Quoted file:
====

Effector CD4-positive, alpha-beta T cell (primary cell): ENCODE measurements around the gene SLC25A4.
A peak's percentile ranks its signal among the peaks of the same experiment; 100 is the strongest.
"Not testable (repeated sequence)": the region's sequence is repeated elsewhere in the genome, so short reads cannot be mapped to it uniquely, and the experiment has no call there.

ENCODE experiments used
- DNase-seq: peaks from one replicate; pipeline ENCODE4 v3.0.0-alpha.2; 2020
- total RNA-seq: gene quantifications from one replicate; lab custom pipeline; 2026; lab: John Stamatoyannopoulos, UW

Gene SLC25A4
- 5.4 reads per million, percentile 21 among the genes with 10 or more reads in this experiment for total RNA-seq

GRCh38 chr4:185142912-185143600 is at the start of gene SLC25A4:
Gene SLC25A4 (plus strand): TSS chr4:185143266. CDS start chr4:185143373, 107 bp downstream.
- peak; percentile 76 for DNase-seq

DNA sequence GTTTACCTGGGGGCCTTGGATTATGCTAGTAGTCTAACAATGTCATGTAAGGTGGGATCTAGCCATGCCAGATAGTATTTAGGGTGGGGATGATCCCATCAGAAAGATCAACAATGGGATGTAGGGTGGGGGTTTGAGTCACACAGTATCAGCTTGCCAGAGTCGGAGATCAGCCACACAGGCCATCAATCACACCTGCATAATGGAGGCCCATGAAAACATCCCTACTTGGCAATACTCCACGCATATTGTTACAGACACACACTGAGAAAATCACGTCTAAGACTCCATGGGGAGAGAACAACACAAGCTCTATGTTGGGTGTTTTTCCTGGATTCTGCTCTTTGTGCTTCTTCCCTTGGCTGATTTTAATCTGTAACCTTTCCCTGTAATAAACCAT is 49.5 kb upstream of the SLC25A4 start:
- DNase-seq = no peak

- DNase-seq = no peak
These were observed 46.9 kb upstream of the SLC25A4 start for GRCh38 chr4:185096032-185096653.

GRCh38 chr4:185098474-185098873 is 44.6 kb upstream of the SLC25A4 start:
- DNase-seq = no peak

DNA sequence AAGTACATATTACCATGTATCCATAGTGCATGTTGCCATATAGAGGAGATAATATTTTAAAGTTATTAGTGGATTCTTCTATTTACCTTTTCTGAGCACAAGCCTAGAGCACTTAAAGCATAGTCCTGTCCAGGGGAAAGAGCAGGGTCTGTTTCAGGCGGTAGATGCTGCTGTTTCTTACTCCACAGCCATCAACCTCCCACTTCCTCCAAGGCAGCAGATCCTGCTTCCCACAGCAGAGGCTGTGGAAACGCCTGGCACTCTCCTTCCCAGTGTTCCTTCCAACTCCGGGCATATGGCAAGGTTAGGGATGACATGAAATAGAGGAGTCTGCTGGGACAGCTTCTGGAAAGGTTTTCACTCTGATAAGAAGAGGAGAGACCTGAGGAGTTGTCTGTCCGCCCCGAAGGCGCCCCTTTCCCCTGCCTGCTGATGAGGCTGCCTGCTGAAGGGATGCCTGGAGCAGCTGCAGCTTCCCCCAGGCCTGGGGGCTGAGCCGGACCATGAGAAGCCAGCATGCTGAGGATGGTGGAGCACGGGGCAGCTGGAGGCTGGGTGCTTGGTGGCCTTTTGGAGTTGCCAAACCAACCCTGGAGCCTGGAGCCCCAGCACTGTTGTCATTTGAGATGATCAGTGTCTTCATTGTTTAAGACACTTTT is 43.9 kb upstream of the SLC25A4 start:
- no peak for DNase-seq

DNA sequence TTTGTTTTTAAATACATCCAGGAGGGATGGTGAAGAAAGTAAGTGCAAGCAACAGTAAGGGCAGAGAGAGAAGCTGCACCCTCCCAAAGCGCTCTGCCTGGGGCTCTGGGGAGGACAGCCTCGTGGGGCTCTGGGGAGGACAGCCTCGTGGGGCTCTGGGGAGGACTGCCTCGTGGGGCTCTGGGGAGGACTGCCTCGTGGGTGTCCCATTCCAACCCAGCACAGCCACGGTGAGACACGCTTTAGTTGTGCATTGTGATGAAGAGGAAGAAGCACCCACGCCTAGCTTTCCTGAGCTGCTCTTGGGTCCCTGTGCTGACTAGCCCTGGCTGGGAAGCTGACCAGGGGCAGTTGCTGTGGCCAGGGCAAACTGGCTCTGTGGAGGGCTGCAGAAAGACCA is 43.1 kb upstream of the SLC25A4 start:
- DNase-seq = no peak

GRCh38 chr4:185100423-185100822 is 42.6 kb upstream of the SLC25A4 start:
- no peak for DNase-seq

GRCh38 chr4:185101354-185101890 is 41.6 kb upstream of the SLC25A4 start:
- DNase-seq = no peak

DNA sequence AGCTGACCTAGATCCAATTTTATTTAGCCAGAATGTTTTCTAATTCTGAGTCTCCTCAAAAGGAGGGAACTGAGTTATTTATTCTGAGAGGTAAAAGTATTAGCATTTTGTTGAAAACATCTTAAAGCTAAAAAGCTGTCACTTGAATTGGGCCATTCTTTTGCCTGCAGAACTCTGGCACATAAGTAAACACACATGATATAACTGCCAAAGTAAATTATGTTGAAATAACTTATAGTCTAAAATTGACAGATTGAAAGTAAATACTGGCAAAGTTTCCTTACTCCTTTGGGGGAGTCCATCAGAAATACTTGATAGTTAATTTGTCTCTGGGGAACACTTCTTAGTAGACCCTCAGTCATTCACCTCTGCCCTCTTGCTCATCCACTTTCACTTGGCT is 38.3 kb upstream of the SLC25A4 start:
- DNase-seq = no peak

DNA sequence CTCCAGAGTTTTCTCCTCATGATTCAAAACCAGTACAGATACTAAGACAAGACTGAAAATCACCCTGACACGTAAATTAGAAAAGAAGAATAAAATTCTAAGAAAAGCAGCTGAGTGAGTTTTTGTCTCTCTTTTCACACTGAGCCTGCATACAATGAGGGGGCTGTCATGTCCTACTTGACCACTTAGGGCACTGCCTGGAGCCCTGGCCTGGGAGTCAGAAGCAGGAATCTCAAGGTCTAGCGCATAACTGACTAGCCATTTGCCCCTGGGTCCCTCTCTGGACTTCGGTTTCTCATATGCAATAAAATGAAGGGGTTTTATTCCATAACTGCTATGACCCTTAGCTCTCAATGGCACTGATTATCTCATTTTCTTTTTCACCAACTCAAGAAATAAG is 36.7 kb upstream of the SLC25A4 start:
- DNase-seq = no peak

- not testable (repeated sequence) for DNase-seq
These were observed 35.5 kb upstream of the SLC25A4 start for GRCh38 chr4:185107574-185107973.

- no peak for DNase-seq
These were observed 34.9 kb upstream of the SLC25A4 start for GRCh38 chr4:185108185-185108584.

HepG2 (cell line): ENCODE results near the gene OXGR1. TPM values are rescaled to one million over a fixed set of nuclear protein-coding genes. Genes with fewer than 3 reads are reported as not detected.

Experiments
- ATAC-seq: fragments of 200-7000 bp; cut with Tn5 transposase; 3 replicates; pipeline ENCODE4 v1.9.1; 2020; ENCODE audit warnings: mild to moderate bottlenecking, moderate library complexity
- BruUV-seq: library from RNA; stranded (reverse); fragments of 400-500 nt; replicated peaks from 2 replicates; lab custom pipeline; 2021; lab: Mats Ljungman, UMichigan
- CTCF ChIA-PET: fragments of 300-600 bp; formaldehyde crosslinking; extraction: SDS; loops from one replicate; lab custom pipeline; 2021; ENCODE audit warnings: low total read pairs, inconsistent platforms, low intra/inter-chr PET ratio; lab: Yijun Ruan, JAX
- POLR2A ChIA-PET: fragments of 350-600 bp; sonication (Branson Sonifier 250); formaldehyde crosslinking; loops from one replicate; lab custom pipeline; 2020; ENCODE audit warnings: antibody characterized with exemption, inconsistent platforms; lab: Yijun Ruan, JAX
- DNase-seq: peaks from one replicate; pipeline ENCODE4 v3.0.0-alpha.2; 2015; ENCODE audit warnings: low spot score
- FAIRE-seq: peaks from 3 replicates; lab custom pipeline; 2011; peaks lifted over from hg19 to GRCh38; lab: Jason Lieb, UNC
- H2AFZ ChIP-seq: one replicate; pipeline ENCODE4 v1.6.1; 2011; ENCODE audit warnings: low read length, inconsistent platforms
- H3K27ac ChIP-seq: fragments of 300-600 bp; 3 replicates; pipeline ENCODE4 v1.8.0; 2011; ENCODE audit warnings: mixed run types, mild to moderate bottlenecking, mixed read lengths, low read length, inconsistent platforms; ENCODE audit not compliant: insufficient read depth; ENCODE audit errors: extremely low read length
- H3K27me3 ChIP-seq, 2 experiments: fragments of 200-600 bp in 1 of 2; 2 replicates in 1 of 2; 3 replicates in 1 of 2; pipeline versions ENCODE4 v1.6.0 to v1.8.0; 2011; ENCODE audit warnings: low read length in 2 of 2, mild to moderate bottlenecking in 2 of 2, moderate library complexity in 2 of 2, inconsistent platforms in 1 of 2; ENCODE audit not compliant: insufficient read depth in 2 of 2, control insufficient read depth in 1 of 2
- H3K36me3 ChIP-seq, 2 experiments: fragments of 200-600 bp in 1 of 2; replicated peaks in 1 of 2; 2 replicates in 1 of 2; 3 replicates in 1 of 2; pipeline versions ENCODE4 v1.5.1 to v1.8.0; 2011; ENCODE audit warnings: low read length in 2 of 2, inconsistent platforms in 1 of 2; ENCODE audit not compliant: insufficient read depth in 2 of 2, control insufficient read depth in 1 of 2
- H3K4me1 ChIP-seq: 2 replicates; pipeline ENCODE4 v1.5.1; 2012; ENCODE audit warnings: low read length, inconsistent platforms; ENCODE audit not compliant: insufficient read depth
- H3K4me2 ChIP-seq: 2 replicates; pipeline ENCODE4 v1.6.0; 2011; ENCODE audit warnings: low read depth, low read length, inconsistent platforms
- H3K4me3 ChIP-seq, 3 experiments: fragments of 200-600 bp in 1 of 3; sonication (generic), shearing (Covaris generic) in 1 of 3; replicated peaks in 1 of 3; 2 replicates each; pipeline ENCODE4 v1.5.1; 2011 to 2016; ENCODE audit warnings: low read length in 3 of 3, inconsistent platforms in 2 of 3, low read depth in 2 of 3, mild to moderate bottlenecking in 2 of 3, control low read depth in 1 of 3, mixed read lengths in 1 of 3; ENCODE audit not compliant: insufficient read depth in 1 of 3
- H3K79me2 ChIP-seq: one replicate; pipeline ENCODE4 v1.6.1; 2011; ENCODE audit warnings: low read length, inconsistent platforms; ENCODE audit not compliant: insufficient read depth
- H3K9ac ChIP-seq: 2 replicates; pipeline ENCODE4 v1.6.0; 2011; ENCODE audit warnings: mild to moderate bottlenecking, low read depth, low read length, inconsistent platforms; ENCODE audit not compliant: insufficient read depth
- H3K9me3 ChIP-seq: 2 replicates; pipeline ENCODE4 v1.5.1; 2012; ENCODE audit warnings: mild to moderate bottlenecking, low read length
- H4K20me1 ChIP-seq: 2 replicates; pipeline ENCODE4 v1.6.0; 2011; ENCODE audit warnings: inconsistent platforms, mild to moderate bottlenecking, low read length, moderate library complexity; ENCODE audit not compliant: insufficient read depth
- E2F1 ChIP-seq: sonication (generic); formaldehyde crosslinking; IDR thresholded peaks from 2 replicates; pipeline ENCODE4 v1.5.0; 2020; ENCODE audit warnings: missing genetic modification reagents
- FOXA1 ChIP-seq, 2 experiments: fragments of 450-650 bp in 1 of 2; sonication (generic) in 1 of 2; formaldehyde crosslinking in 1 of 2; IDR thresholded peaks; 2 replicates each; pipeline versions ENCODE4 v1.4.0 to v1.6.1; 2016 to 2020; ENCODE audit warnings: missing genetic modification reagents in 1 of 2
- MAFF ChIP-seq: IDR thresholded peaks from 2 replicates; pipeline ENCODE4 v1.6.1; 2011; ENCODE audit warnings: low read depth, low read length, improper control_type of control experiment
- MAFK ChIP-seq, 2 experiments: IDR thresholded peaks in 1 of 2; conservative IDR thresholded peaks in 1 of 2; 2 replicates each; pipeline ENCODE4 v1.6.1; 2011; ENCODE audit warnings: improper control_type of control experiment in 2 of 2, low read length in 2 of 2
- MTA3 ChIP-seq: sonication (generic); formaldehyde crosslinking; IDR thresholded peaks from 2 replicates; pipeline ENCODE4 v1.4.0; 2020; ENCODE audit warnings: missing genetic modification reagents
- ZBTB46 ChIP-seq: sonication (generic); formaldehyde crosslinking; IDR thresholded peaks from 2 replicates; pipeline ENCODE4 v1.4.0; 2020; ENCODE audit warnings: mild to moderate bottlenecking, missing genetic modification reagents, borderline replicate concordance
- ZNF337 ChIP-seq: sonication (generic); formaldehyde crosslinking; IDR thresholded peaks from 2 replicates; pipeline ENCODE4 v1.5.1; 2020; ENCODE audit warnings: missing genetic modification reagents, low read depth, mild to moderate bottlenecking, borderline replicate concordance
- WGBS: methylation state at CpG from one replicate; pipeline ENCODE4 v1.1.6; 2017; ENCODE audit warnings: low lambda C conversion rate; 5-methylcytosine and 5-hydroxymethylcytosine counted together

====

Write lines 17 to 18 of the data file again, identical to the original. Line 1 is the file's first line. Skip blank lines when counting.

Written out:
- DNase-seq = no peak

DNA sequence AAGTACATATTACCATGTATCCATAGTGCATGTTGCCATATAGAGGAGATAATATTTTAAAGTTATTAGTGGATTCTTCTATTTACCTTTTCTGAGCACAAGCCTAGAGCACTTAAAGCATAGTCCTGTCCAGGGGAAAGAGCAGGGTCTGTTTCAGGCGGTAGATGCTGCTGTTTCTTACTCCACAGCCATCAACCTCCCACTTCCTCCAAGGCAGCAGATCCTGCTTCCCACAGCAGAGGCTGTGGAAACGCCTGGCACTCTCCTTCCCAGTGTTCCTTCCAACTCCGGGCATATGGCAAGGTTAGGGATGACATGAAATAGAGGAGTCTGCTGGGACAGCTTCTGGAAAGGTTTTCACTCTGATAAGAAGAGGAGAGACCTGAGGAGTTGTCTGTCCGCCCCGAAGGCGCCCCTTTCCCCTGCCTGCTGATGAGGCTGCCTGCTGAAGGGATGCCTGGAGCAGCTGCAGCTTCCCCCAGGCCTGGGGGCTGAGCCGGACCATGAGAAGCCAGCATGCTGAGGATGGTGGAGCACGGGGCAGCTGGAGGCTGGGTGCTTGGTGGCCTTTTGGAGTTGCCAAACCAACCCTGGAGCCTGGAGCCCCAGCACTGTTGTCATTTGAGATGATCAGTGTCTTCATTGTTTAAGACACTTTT is 43.9 kb upstream of the SLC25A4 start: